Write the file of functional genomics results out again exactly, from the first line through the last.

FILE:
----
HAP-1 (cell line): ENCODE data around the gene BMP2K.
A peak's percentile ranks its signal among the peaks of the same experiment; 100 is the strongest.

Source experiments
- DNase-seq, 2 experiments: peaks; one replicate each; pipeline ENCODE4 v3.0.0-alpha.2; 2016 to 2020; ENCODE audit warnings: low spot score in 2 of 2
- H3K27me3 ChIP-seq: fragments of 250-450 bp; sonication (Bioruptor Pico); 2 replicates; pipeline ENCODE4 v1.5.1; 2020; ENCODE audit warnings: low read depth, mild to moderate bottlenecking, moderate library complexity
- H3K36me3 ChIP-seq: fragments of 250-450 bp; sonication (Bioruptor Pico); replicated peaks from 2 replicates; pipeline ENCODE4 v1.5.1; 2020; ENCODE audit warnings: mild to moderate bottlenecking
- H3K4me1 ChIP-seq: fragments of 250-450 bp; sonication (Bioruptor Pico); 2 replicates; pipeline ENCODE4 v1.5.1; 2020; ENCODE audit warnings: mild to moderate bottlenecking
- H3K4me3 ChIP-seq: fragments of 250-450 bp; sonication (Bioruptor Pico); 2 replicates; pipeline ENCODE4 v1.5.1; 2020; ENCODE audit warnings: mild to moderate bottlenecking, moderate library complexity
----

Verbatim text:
HAP-1 (cell line): ENCODE data around the gene BMP2K.
A peak's percentile ranks its signal among the peaks of the same experiment; 100 is the strongest.

Source experiments
- DNase-seq, 2 experiments: peaks; one replicate each; pipeline ENCODE4 v3.0.0-alpha.2; 2016 to 2020; ENCODE audit warnings: low spot score in 2 of 2
- H3K27me3 ChIP-seq: fragments of 250-450 bp; sonication (Bioruptor Pico); 2 replicates; pipeline ENCODE4 v1.5.1; 2020; ENCODE audit warnings: low read depth, mild to moderate bottlenecking, moderate library complexity
- H3K36me3 ChIP-seq: fragments of 250-450 bp; sonication (Bioruptor Pico); replicated peaks from 2 replicates; pipeline ENCODE4 v1.5.1; 2020; ENCODE audit warnings: mild to moderate bottlenecking
- H3K4me1 ChIP-seq: fragments of 250-450 bp; sonication (Bioruptor Pico); 2 replicates; pipeline ENCODE4 v1.5.1; 2020; ENCODE audit warnings: mild to moderate bottlenecking
- H3K4me3 ChIP-seq: fragments of 250-450 bp; sonication (Bioruptor Pico); 2 replicates; pipeline ENCODE4 v1.5.1; 2020; ENCODE audit warnings: mild to moderate bottlenecking, moderate library complexity